“Stay focused, genius. Time’s running out on her.”
Despite being barely able to walk, he rummaged along the rooftop until he found an air conditioning unit and the 220-volt lines coming into it. His experienced hands were unbroken and did their work on autopilot: wires were exposed, the ground’s disconnected, and the rest were shorted against the metal casing. Sparks, smoke, and fire erupted upward.
Waltz shielded his eyes and hurried away to the nearest ladder. He slowly lowered himself down the three-story building, wincing with every movement and every rung of the slimy ladder. Thunder rocked his recovering eardrums.
Since the cameras were down, he walked through the front gate and right on into the embassy. The U.N. representative, his name plaque said he was Sergio, looked curiously at Waltz’s drenched suit and beat up face and started to pick up a phone to call security over.
The buzz went off again. Five minutes was left until the system went back online and captured him.
“Oh that won’t be necessary my good man,” said Waltz in perfect Russian. “Can I call you Sergio?”
“You may,” said Sergio answering in Russian. “Are you alright?”
“No, I am not. I was just mugged. They took my laptop, my wallet, and left me to-“
“Oh my god, are you alright?”
“I’m afraid I’m hurting a great deal. I need help, Sergio.”
“Let me call you a paramedic-“
“What’s going on here?” said a guard cutting off Sergio.
She was armed with a M6 semi-automatic rifle approached with her barrel pointed toward the floor. Her head was shaved. She looked ready to go ten rounds in a boxing match without showing a bruise.
Cameras lined the desk, the walls’ crown molding, the ceiling and many of the floor tiles. Big Brother’s eyes were everywhere. And Wangluo was blind for almost five more minutes.
Suddenly, Waltz slumped and feigned shifting woozily. He collapsed to the floor. As the guard leaned down, he grabbed her M6 and clocked her across the side of the head. She fell to the tile, passed out.
“Come on, Sergio. You’re going to bring me inside to where you’re keeping the Cyber lady, Moreen DeMarco.”
“Move or die, Serg,” said Waltz, “it’s up to you. But choose quickly.”
The somewhat round U.N. agent led the Cyber Warrior through a few long hallways in the lush mansion hurrying as though his fervent waddling was the only thing that would save his life. Sergio gingerly opened the door to the wing’s powder room where Ms. DeMarco was gagged and tied to a heavy wooden chair. There was a bucket below her, filled with refuse, but not a sign of the guards.
Waltz pointed to the floor in front of Sergio to indicate he stay put. Sergio looked down, and got bonked on the back of the head. Waltz caught him and lowered him to the wooden floor. The weight of Sergio was sheer agony, as it was to move so quickly.
Waltz slipped to the bedroom door, which was ajar. Inside the dim room was a thick fog of cigar smoke where half a dozen men sat in a circle cheering with fistfuls of paper as a woman rolled a set of dice. He caught the crimson glow of someone’s bionic eye, but they were focused on the bottle beside them and the rattle of the cubes. Fuck it, he thought.
Waltz stepped back to Moreen DeMarco and untied her. As she took off the blindfold, he held his finger over his lips in a sign of silence. She nodded, took out the gag, and pointed to her bruised and battered legs and signed for him to pick her up.
What does she want me to do, fall over? I know she’s small but I’m barely walking here. Damn it, why did I have to go and knock out Sergio? He could’ve lifted the bitch.
To his utter horror she opened her mouth to persist:
“Pick me up,” she whispered.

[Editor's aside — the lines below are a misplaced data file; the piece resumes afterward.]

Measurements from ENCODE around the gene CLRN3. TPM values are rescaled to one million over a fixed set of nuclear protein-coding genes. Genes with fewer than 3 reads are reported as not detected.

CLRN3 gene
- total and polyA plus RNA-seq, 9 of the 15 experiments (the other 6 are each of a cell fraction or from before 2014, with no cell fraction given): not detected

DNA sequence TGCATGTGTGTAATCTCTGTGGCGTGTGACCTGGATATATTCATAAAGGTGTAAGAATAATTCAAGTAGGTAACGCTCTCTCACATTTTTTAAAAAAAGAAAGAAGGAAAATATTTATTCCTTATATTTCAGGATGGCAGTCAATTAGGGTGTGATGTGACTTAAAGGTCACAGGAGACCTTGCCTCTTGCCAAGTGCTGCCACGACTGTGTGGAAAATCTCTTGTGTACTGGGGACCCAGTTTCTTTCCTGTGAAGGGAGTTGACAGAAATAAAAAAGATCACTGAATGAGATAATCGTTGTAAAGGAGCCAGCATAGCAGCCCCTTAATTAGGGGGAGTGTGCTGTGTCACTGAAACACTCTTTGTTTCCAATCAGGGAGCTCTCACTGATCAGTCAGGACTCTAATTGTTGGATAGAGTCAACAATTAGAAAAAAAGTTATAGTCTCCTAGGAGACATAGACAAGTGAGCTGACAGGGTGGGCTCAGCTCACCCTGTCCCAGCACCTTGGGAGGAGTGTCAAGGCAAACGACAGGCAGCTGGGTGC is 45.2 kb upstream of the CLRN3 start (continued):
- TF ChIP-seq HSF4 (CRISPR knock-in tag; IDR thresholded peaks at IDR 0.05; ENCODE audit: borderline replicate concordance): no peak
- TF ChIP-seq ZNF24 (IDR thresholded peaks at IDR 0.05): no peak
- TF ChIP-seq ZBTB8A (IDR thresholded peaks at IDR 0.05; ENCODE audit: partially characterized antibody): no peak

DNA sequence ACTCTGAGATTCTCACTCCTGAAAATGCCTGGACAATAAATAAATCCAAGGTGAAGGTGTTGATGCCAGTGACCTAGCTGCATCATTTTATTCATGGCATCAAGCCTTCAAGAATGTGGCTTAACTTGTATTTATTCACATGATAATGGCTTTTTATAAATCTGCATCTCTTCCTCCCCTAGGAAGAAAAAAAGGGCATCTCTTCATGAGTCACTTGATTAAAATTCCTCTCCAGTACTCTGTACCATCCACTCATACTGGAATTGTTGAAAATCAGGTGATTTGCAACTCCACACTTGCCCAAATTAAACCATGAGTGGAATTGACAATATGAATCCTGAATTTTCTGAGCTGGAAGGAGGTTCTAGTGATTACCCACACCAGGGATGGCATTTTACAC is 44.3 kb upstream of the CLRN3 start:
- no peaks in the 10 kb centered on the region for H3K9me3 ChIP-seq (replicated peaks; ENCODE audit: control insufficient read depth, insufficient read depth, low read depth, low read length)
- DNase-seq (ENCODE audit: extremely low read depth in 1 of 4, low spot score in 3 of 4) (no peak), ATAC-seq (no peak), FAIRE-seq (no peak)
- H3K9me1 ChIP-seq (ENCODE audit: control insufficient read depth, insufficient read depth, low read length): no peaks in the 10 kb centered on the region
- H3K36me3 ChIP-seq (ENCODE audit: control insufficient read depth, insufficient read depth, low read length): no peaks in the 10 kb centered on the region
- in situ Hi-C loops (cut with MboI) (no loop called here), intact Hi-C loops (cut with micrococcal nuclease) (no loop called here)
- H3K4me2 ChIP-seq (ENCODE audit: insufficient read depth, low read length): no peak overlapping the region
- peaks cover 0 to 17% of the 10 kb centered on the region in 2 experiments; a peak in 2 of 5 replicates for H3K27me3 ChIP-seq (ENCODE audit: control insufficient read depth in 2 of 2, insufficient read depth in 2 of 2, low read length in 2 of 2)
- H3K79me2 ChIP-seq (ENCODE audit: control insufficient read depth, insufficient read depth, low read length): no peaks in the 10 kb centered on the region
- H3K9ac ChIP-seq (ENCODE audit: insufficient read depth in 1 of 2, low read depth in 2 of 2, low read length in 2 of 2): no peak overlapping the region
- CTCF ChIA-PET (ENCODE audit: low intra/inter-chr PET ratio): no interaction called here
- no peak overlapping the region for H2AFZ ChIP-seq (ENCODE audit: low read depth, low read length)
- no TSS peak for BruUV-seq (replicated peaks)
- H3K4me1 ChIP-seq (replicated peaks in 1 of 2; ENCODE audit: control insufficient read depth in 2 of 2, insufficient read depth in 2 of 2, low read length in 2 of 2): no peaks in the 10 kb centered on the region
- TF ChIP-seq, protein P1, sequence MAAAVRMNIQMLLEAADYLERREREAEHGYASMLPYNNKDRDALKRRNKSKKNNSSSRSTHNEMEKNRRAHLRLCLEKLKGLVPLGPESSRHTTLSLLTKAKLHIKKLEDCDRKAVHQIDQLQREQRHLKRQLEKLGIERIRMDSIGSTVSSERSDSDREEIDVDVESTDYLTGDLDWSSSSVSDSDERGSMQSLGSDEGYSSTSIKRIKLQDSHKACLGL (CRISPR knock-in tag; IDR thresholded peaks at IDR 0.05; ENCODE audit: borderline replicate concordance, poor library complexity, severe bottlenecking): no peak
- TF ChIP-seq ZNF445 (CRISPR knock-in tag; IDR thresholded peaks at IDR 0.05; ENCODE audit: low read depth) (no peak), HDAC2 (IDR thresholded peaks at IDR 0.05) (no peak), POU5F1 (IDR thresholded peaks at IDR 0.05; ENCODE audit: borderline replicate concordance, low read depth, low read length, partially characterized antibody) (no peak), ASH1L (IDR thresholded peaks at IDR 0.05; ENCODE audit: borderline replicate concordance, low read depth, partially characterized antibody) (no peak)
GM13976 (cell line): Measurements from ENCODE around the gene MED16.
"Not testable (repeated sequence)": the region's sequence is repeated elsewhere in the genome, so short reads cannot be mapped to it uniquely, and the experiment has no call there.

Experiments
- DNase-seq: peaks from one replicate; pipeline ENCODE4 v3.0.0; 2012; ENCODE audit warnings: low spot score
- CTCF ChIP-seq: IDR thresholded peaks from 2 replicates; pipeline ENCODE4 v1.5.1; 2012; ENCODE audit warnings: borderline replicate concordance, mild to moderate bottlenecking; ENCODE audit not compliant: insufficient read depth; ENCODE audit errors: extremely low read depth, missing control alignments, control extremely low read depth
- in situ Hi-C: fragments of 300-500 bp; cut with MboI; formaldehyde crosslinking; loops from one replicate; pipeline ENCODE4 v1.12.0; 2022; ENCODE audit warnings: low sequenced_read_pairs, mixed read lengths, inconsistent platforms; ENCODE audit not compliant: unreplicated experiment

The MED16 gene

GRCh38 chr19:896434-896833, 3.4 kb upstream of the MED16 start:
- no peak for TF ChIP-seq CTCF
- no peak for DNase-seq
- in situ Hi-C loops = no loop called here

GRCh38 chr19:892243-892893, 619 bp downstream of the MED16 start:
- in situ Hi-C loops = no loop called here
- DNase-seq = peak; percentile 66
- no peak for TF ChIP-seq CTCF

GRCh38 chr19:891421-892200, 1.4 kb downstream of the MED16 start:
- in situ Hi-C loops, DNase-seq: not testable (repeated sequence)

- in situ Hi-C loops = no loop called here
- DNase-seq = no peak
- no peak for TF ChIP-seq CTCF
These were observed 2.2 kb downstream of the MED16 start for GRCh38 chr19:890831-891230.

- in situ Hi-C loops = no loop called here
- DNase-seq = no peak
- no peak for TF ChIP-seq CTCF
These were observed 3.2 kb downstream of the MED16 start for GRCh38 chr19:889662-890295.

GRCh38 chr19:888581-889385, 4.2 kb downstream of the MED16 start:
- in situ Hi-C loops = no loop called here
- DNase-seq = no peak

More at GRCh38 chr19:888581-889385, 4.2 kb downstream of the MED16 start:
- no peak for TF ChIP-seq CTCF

“I will murder you right here and now, and make you watch as I gouge my own balls out with that fork,” he said pointing to a catering cart nearby, “if you speak out loud again.”
He did his best to lean down and let her put a slender arm over his shoulder. As she rose, her feet stumbled and nearly fell out from under her. She grasped hold of his side with her other hand, and he felt something pop; a rib moved in a wholly unnatural way.
Waltz straightened her up and with his free hand bit into his fist as pain threatened to make him pass out. His lungs throbbed and swelled and restricted his breathing.
The stars started to fade from his vision when his phone vibrated another warning: he had two minutes to exit unseen.
I’ll never make it, he thought.
They ambled out of the powder room and he looked both ways, immediately regretting again knocking out the only guide he had for the building, Sergio. He had no idea where to go to reach the exits he had mapped out and get out on time; there was just the way they had come, the lobby, and it was sure to have people investigating the sloppily disposed of guard that he had foolishly left on the middle of the floor in his hurry.
I’m not thinking clearly, he realized. It’s only the pain. The pain is not going to get the better of me. I can drown it out. His ear buds had long since fallen out, but the sound of guitar soloing filled his head anyway and pushed away the paralyzing agony.
He stopped and turned Moreen around. They headed back to the powder room.
“You can’t take me back,” she protested.
“Shut the fuck up,” he whispered. His eyes glowed threateningly, preternaturally, almost as if they were bionic and red, but they were not – they were just furious. The music came back and he sought peace, found peace.
* * *
The alarms sounded blaringly. Waltz’s song snapped off in his head. He hurt so much. And the clangor made his head heavy with pain.
From the cramped storage of the catering cart, he sat with his charge on his lap. How they fit in that tiny coffin, he did not know. Every time Moreen shifted her weight needles fired in his broken body. He hated her guts.
They were wheeled down to the shipping area where the food carts were swapped for ones laden with more sustenance for the guests at the embassy. Talk of the escape and the lack of any video evidence added mystery to the story; it was thick in the voices of the staff. They were just meagerly paid servants, but Cyber was feared all the same . . . and for good reason.
This is a work of fiction exclusive to Cyberwarseries.com and was written by author R.J. Huneke. It explores the protagonist of Cyberwar, William Waltz, and takes place before the events of the book, but within the world of Cyber.
PRE_ORDER this upcoming novel Cyberwar for as little as $10 on the publisher's site here: http://pentian.com/book/fund/601